Hello, Hello —
Maps in the mind • Micro-interventions to augment spatial awareness
Thesis project | 2017
Accomplished in 10 weeks as an individual project, fulfilling the thesis for the Interaction design programme at CIID.
Phone based navigation systems have vastly simplified way-finding. Given the accessibility and ubiquity of navigation apps today, it is seldom that one would hit the road without consulting their phones. While navigation apps bring the assurance of us never being lost again, it also brings about a change in our behaviours - often playing on our ability to follow directions, rather than leveraging or reinforcing our own mental maps.
‘Maps in the Mind’ is an exploration of small interventions geared towards helping people engage with their own spatial knowledge. The solution introduces subtle interactions within navigation platforms aimed at nudging our behaviour - so the technology doesn’t replace our innate capabilities, but rather augments them.
Supervised Machine Learning Trainer 3607A • training intelligent security cameras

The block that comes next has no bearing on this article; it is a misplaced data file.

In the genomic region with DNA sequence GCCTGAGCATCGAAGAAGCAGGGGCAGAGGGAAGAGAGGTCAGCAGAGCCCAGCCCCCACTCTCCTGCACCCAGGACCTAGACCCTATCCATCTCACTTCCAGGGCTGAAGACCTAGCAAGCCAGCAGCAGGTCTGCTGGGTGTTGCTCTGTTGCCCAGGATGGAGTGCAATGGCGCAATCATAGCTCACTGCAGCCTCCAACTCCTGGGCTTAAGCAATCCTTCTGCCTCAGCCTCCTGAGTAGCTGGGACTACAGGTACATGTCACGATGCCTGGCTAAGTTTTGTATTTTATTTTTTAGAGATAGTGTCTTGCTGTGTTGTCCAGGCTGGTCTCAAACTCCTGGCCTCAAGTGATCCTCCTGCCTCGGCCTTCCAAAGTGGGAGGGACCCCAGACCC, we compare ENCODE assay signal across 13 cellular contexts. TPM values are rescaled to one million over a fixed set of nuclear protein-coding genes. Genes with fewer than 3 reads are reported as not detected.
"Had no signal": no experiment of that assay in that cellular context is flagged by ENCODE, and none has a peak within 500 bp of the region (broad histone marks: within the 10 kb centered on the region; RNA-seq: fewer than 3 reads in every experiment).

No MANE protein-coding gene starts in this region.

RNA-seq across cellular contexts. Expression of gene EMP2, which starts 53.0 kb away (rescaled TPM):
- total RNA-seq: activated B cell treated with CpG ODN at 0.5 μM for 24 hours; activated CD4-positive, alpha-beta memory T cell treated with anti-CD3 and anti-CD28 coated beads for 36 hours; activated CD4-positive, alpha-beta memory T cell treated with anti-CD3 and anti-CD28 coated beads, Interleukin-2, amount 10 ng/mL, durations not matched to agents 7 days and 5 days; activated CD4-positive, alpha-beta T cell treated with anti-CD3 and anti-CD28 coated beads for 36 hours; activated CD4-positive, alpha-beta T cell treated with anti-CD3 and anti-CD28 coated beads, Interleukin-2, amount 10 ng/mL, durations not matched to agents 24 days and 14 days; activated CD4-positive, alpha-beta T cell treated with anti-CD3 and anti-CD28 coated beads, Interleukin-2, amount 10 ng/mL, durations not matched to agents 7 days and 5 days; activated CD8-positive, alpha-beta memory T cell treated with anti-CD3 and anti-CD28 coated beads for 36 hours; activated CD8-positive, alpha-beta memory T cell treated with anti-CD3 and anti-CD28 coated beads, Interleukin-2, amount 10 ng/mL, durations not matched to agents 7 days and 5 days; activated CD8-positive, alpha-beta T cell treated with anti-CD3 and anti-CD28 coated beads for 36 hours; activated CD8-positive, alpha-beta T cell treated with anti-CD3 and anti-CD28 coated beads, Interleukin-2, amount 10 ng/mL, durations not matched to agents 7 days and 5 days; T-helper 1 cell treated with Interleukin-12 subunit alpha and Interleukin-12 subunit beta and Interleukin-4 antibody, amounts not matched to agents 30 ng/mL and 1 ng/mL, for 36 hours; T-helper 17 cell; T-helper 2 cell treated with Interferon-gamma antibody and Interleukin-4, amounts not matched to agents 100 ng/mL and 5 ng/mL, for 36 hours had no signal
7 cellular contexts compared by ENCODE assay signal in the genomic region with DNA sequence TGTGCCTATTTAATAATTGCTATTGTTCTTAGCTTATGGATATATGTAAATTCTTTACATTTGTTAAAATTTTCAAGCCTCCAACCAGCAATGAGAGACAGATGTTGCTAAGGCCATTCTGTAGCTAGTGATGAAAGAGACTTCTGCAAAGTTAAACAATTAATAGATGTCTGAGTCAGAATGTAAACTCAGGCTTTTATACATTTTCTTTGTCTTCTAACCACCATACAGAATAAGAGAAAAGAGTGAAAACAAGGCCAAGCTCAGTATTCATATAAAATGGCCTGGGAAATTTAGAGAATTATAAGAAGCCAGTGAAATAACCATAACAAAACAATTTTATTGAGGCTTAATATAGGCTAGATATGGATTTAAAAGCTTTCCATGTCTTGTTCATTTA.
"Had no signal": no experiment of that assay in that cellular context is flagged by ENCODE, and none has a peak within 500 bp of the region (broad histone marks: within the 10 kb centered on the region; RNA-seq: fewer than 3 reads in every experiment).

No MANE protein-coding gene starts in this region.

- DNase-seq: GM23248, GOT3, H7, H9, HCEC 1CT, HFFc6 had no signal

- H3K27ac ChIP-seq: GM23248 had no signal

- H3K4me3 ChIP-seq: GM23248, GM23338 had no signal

Design Fiction, Object | 2017
I was involved in all parts of the process with a focus on Prototyping and Programming.
Accomplished in 2 weeks with Benedict Huebener & James Zhou. Mentored by Joshua Noble, Simone Rebaudengo & Bjørn Karmann.
In the near future, cities are filled with smart infrastructure such as decentralized security cameras, self-sorting trashcans and intelligent street lights. But who do you call when smart things breaks? The future smart city is not a sci-fi dystopia made out of glass, concrete, and job stealing robots. It’s place much like our own and filled with the banality of everyday life and mundane jobs. Regardless of how you imagine the future smart city, someone needs to get in their white van, take out their ladder, and fix broken things.